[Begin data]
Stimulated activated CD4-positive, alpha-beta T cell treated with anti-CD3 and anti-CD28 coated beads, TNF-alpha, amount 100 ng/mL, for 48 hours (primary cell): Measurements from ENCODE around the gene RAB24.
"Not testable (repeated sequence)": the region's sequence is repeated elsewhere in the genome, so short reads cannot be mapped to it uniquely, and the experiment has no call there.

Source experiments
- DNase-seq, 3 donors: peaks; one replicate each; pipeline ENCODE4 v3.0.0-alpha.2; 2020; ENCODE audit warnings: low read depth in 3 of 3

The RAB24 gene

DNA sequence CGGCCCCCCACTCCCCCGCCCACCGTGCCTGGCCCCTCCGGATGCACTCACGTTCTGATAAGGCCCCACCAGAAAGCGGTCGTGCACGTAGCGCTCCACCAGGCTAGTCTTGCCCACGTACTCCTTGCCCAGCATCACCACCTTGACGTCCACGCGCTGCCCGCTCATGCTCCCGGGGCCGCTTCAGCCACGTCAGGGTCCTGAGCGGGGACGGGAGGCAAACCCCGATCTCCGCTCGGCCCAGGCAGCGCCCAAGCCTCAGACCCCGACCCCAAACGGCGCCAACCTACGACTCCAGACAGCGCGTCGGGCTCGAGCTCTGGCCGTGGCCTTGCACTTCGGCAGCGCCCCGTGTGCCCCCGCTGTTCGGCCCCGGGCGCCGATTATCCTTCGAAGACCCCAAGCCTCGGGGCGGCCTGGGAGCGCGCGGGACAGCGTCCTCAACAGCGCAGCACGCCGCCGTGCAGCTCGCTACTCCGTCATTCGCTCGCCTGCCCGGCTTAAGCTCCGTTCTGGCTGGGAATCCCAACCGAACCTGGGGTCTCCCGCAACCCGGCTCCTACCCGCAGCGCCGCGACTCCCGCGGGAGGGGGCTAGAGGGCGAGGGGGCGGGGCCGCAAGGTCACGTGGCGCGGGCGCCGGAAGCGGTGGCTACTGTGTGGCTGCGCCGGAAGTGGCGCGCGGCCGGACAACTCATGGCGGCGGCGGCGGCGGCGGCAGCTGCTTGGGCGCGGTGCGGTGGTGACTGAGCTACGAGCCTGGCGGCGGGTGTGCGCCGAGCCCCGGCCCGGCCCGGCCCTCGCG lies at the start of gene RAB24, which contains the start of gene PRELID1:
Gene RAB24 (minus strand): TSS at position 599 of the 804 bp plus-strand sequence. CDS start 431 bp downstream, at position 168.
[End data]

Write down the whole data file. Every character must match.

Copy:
Stimulated activated CD4-positive, alpha-beta T cell treated with anti-CD3 and anti-CD28 coated beads, TNF-alpha, amount 100 ng/mL, for 48 hours (primary cell): Measurements from ENCODE around the gene RAB24.
"Not testable (repeated sequence)": the region's sequence is repeated elsewhere in the genome, so short reads cannot be mapped to it uniquely, and the experiment has no call there.

Source experiments
- DNase-seq, 3 donors: peaks; one replicate each; pipeline ENCODE4 v3.0.0-alpha.2; 2020; ENCODE audit warnings: low read depth in 3 of 3

The RAB24 gene

DNA sequence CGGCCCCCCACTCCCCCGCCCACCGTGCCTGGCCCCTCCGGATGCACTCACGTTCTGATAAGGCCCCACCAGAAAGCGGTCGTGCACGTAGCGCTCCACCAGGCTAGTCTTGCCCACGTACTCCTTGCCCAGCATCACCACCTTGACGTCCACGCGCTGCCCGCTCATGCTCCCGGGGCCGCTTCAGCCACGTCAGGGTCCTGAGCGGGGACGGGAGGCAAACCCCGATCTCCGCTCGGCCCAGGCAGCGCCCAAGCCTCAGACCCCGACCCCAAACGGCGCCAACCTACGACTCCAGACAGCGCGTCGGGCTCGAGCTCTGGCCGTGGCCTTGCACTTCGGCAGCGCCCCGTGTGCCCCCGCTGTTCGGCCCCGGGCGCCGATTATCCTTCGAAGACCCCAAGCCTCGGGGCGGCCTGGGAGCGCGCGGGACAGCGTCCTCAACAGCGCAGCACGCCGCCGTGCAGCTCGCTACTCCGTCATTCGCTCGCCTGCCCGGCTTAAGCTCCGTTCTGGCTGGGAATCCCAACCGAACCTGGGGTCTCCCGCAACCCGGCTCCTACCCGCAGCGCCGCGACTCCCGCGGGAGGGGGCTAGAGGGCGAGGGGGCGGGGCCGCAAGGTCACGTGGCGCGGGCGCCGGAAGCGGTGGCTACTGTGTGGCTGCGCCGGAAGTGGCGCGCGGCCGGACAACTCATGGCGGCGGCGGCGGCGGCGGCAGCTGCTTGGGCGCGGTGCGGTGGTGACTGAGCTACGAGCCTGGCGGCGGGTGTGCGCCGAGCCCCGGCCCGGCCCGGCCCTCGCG lies at the start of gene RAB24, which contains the start of gene PRELID1:
Gene RAB24 (minus strand): TSS at position 599 of the 804 bp plus-strand sequence. CDS start 431 bp downstream, at position 168.